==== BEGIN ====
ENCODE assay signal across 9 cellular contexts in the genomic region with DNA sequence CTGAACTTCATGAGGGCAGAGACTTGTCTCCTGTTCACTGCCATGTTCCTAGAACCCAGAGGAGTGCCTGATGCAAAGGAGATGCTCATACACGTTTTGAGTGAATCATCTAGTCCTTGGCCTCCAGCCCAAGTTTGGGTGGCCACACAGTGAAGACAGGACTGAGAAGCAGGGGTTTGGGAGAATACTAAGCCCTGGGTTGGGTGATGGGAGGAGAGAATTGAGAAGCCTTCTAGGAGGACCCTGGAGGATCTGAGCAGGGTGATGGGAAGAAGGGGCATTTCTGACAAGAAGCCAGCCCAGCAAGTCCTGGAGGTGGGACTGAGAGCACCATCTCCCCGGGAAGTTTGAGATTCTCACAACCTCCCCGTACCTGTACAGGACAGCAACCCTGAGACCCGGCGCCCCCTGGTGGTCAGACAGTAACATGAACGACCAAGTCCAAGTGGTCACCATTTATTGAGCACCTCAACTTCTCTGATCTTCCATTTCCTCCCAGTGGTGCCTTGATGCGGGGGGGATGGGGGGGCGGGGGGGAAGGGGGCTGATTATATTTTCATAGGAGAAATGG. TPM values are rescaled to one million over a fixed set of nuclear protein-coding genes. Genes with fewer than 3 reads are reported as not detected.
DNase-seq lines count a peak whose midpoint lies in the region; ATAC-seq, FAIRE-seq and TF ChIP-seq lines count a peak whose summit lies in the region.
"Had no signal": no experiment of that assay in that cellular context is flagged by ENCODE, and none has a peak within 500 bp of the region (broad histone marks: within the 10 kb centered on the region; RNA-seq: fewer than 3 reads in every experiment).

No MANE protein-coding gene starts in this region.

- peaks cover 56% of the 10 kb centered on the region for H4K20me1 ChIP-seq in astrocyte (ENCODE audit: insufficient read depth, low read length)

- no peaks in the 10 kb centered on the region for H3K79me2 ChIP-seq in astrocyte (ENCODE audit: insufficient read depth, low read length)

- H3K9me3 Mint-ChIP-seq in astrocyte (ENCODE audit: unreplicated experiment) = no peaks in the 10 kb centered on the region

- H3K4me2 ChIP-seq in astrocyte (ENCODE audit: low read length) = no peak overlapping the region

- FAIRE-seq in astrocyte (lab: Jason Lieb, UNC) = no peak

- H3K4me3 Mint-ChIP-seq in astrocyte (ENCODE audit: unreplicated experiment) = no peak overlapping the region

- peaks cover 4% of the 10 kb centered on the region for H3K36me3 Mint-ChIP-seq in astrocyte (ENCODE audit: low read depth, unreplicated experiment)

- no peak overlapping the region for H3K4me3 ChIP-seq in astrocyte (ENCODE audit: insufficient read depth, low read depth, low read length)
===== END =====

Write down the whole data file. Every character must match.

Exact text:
ENCODE assay signal across 9 cellular contexts in the genomic region with DNA sequence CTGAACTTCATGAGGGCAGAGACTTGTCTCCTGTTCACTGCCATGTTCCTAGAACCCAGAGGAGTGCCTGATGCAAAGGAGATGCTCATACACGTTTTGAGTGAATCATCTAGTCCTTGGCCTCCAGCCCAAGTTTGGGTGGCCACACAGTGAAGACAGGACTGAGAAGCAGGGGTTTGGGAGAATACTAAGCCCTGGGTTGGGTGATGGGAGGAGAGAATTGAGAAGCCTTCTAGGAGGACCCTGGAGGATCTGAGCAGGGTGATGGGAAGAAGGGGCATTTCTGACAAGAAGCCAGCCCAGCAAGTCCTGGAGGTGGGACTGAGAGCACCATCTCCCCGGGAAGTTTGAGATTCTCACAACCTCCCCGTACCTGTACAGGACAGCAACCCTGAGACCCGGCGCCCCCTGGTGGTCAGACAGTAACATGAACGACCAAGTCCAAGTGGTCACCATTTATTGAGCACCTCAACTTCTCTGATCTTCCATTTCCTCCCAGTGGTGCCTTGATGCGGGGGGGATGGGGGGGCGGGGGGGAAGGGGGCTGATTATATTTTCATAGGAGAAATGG. TPM values are rescaled to one million over a fixed set of nuclear protein-coding genes. Genes with fewer than 3 reads are reported as not detected.
DNase-seq lines count a peak whose midpoint lies in the region; ATAC-seq, FAIRE-seq and TF ChIP-seq lines count a peak whose summit lies in the region.
"Had no signal": no experiment of that assay in that cellular context is flagged by ENCODE, and none has a peak within 500 bp of the region (broad histone marks: within the 10 kb centered on the region; RNA-seq: fewer than 3 reads in every experiment).

No MANE protein-coding gene starts in this region.

- peaks cover 56% of the 10 kb centered on the region for H4K20me1 ChIP-seq in astrocyte (ENCODE audit: insufficient read depth, low read length)

- no peaks in the 10 kb centered on the region for H3K79me2 ChIP-seq in astrocyte (ENCODE audit: insufficient read depth, low read length)

- H3K9me3 Mint-ChIP-seq in astrocyte (ENCODE audit: unreplicated experiment) = no peaks in the 10 kb centered on the region

- H3K4me2 ChIP-seq in astrocyte (ENCODE audit: low read length) = no peak overlapping the region

- FAIRE-seq in astrocyte (lab: Jason Lieb, UNC) = no peak

- H3K4me3 Mint-ChIP-seq in astrocyte (ENCODE audit: unreplicated experiment) = no peak overlapping the region

- peaks cover 4% of the 10 kb centered on the region for H3K36me3 Mint-ChIP-seq in astrocyte (ENCODE audit: low read depth, unreplicated experiment)

- no peak overlapping the region for H3K4me3 ChIP-seq in astrocyte (ENCODE audit: insufficient read depth, low read depth, low read length)